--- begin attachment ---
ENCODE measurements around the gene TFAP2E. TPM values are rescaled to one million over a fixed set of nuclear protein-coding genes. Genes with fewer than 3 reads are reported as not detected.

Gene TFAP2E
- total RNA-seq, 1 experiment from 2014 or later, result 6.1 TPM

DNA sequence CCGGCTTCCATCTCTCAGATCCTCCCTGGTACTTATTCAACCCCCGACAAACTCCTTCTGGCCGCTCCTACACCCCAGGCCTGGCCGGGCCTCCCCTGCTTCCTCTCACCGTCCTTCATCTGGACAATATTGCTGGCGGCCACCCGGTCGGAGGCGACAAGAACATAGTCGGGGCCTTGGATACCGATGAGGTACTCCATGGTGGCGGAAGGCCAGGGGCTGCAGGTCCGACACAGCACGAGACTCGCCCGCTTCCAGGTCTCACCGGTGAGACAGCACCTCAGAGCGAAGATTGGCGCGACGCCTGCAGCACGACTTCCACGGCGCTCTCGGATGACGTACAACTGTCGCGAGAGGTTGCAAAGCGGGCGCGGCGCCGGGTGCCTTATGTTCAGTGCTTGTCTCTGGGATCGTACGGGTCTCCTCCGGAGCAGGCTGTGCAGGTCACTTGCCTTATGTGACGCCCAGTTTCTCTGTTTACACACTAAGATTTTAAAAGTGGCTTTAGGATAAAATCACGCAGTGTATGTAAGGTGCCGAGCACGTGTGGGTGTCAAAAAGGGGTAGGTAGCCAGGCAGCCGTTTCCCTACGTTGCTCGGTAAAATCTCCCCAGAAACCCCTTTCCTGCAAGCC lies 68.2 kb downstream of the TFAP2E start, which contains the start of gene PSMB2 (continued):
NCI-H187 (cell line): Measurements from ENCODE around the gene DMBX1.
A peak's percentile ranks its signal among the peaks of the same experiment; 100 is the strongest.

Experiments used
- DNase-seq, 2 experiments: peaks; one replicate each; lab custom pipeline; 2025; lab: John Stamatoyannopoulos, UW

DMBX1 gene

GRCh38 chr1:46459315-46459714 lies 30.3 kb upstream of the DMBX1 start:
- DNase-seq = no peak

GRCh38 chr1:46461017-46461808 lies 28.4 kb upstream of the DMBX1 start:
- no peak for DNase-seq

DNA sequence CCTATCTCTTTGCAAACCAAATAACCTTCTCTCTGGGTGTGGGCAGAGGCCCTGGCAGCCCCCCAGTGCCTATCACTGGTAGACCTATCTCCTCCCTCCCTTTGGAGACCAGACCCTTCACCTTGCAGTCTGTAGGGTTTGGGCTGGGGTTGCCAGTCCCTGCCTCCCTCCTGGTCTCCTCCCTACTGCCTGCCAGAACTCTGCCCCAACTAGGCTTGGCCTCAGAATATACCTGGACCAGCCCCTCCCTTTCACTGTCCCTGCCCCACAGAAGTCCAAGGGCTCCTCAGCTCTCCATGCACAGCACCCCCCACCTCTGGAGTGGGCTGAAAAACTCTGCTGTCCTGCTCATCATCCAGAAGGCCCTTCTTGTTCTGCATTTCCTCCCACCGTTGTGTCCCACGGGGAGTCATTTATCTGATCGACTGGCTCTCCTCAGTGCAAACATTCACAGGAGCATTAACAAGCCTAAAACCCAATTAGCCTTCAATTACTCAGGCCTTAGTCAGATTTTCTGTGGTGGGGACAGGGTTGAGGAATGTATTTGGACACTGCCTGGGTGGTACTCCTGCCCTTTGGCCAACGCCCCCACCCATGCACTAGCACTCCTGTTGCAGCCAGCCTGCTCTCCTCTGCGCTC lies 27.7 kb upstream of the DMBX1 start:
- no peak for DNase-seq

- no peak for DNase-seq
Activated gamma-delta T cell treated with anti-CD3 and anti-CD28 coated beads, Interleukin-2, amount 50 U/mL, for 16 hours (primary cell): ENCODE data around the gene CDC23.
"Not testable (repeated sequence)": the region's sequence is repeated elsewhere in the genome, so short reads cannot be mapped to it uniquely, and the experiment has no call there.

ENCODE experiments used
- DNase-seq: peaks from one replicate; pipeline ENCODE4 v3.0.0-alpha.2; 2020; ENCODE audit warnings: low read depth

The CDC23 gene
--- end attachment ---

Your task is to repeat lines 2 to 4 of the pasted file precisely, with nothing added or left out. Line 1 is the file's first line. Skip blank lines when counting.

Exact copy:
Gene TFAP2E
- total RNA-seq, 1 experiment from 2014 or later, result 6.1 TPM

DNA sequence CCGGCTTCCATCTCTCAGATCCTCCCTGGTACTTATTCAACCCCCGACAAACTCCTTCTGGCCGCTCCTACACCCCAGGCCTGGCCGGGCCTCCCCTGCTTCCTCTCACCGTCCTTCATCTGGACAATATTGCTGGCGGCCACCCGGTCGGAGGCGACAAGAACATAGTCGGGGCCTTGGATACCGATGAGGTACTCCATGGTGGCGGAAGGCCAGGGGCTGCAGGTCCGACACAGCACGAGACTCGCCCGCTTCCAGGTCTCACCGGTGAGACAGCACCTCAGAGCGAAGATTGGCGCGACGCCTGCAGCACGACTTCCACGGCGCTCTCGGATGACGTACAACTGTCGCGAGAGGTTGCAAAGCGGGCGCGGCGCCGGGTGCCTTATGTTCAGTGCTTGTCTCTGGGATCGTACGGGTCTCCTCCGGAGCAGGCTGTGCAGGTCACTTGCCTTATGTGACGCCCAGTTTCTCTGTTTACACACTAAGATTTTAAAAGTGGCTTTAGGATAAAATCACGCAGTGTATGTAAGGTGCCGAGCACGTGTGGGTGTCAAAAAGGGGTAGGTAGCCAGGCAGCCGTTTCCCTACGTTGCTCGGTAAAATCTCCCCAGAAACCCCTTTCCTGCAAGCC lies 68.2 kb downstream of the TFAP2E start, which contains the start of gene PSMB2 (continued):